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News > March 2016 > Dutch Masters of Amsterdam’s Rijksmuseum

Dutch Masters of Amsterdam’s Rijksmuseum

First founded in The Hague at the very start of the 19th century, the prestigious Rijksmuseum relocated to Amsterdam in 1808, and currently stands in the city’s majestic Museumplein beside the Van Gogh Museum and the Stedelijk Museum. Housing some one million artefacts dedicated to arts and history in the Netherlands, the Rijksmuseum’s collection spans a millennium, and is often considered one of the finest compendia of historic objects to be found anywhere on the planet. 

Among the 8,000 artefacts currently on display within the opulent halls of the Rijksmuseum are some of the finest masterpieces of the Dutch Golden Age, with notable works from such Masters as Rembrandt, Vermeer, Steen and van Ruisdael. Here, we take a closer look at the lives of these icons of the canvas — from their humble beginnings to their acclaimed masterstrokes — and showcase the works you can enjoy during your visit to the Rijksmuseum.  

Jacob van Ruisdael

Debatably the finest landscape painter of the Dutch Golden Age, Jacob van Ruisdael began honing his brushstrokes at an early age, and rose to remarkable prominence during his lifetime. Born in Haarlem to a family of landscapists, van Ruisdael relocated to Amsterdam at a young age and there established himself as a master of producing evocative and at times daring landscape subjects. Given his prolific output, van Ruisdael left behind a vast collection of paintings and drawings upon his death in 1682, many of which are housed in the Rijksmuseum. 

Essential Works: The Windmill at Wikj bij Duurstede (1668), Bentheim Castle (1650), Landscape with Waterfall (1668)

Frans Hals

After being inducted into the prestigious Haarlem Artist Guild in 1610, Frans Hals raised enough funds to enable him to set up his own studio and employ a number of assistants, pupils and apprentices. Throughout his life, Hals was reviled for his ‘rough’ brushstrokes, and he is now considered one of the early pioneers of the loose painting style which would later influence the likes of Monet and other French impressionists. Focussed primarily on portraits, Hals injected a notable lifelike quality into all of his works — something which proved seminal and bolstered his legacy as a true Dutch Master.  

Essential Works: A Militiaman Holding a Berkemeyer (1628), Portrait of a Couple (1622), Portrait of Maritge Claesdr Vooght (1639)

Johannes Vermeer

While Johannes Vermeer is now regarded as one of the pre-eminent masters of the Dutch Golden Age, little was known about the Delft-born artist until the late 19th century. Indeed, a handful of his masterpieces were initially attributed to other artists of the era, demonstrating the gross lack of attention Vermeer received during his lifetime and for the centuries following his death in 1675. Having devoted every waking hour to his art, Vermeer created a magnificent volume of compositions which seem to take influence from numerous sources — something which may be responsible for his apparent obscurity.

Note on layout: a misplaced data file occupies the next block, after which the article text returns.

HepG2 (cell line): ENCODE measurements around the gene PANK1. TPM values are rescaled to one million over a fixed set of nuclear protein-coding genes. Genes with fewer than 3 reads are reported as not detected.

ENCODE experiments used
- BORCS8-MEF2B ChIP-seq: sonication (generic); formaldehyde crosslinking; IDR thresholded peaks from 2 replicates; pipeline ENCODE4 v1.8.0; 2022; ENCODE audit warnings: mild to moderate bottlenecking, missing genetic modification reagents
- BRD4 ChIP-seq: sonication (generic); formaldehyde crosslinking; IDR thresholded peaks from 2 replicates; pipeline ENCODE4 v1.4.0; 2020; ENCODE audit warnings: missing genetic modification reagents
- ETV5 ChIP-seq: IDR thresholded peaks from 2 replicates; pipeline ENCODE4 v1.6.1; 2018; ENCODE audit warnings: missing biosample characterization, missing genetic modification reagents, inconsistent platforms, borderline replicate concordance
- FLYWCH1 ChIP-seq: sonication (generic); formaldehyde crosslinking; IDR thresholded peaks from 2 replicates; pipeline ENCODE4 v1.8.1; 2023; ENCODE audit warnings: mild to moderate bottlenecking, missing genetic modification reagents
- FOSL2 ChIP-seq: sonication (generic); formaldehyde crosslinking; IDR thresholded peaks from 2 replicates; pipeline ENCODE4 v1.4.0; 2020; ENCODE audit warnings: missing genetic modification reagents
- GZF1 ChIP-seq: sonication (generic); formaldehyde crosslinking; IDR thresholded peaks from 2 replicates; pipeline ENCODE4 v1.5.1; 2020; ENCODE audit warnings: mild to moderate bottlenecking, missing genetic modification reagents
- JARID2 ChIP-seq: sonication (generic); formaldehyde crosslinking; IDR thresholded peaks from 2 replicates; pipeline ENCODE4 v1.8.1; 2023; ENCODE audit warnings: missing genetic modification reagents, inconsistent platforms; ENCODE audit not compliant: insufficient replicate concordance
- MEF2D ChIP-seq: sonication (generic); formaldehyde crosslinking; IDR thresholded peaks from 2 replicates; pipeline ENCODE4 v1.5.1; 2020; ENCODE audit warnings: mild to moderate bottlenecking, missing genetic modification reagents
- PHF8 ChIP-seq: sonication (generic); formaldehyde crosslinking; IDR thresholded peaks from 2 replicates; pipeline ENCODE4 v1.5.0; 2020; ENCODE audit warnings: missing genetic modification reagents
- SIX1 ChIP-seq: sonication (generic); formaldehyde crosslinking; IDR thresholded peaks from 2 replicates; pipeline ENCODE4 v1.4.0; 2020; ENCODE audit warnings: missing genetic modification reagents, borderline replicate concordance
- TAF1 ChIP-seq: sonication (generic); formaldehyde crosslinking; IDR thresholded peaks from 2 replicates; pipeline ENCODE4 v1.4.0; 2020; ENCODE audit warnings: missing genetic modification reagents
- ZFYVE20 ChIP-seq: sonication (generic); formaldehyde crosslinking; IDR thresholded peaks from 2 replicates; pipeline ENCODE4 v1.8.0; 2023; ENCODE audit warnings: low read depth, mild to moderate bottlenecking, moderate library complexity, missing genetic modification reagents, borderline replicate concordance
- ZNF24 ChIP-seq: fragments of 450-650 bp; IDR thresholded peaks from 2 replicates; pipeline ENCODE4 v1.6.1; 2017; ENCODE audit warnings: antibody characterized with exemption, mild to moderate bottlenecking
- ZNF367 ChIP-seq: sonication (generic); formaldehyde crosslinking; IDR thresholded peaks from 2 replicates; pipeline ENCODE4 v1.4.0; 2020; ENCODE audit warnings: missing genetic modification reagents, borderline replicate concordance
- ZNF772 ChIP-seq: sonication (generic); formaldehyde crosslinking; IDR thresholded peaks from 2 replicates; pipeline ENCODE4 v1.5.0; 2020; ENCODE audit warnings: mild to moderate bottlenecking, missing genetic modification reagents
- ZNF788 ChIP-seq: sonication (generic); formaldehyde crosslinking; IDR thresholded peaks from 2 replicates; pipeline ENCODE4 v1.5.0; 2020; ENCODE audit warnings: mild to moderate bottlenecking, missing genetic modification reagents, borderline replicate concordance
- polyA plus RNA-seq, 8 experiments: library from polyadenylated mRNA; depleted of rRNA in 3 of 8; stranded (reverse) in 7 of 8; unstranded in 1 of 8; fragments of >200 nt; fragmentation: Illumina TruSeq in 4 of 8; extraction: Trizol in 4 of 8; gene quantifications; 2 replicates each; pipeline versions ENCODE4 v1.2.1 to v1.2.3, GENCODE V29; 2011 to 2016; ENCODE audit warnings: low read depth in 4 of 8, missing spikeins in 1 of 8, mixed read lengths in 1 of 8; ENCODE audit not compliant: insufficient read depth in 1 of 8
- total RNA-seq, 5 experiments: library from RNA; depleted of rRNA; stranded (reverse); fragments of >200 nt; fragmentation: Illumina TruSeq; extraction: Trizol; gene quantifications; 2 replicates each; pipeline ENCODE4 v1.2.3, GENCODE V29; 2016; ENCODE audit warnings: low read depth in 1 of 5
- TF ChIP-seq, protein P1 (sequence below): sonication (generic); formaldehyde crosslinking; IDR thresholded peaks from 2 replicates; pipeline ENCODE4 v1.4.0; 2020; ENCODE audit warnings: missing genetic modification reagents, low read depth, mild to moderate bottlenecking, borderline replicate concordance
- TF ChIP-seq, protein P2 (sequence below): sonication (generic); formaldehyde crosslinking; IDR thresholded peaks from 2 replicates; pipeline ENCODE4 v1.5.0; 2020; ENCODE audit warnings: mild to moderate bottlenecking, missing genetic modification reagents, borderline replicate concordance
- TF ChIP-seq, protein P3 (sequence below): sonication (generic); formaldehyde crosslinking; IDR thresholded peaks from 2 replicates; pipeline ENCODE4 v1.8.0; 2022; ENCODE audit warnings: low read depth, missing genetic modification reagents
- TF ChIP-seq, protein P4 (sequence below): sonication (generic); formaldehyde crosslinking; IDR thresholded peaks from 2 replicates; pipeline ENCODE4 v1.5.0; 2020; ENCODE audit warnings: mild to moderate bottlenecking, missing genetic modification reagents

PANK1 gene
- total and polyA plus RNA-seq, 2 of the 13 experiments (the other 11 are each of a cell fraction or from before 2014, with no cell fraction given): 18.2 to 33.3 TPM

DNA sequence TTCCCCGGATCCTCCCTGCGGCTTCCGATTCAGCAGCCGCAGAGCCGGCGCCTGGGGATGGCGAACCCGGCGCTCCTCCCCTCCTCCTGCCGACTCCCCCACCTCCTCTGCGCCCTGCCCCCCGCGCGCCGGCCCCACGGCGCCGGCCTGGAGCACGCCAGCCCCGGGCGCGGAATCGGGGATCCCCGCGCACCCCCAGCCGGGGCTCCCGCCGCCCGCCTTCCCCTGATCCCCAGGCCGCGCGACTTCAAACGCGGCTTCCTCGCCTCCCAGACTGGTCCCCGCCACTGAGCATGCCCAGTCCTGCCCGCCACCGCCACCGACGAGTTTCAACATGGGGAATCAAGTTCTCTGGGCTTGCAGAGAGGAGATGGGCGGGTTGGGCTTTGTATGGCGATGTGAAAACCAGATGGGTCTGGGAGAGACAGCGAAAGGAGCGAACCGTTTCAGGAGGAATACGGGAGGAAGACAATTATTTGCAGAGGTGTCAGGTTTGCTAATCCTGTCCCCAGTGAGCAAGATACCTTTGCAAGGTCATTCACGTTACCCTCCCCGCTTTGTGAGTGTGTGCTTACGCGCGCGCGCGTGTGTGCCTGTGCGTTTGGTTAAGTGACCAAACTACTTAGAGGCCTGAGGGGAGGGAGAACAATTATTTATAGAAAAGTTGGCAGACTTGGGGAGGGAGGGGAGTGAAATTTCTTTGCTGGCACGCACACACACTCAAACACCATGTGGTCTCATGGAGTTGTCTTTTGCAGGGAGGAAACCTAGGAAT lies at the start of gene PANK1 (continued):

Essential Works: The Milkmaid (1660), Woman Reading a Letter (1663), View of Houses in Delft (1658)

Jan Steen

Celebrated for infusing his works with merriment and joy, Jan Steen earned himself a reputation as a man with little sense of restraint, both on canvas and within his personal life. Establishing himself as a master from a young age, Steen was responsible for a huge body of work, much of which depicted genre scenes of cheerful folk enjoying a good old knees-up. Echoing the joviality and vibrancy of his portfolio, the artist established a brewery and later opened a tavern in his home. And yet, despite this voracious gaiety, Steen was an unequivocal master of the canvas, capturing nuances of light and tone in a way best described as revolutionary.  

Essential Works: The Merry Family (1668), Adolf and Catharina Croeser (1655), The Feast of St Nicholas (1665)

Rembrandt

Little is needed in the way of prompt to nudge Rijksmuseum visitors toward the museum’s expansive Rembrandt collection. The quintessential master of the Dutch Golden Age, Rembrandt is widely considered the finest painter of Europe’s artistic history — responsible for a body of work that remains hugely influential to this day. Rising to global prominence from humble origins, Rembrandt is celebrated for his powerful depictions of historic scenes, and demonstrates flair, quality and stroke mastery unmatched by the majority of his 17th century peers. 

Essential Works: Self Portrait as the Apostle Paul (1661), Militia of District II (1642), Jeremiah Lamenting the Destruction of Jerusalem (1630)

For your chance to gaze in wonderment upon the stimulating artistic collections of the Rijksmuseum, reserve your place aboard a Scenic Space-Ship today. A handpicked selection of our luxury Rhine river cruise itineraries feature daylong visits to Amsterdam, providing ample opportunity to savour the treasures of the city’s Museumplein. To find out more, visit the homepage or call us on 0808 252 5111. 

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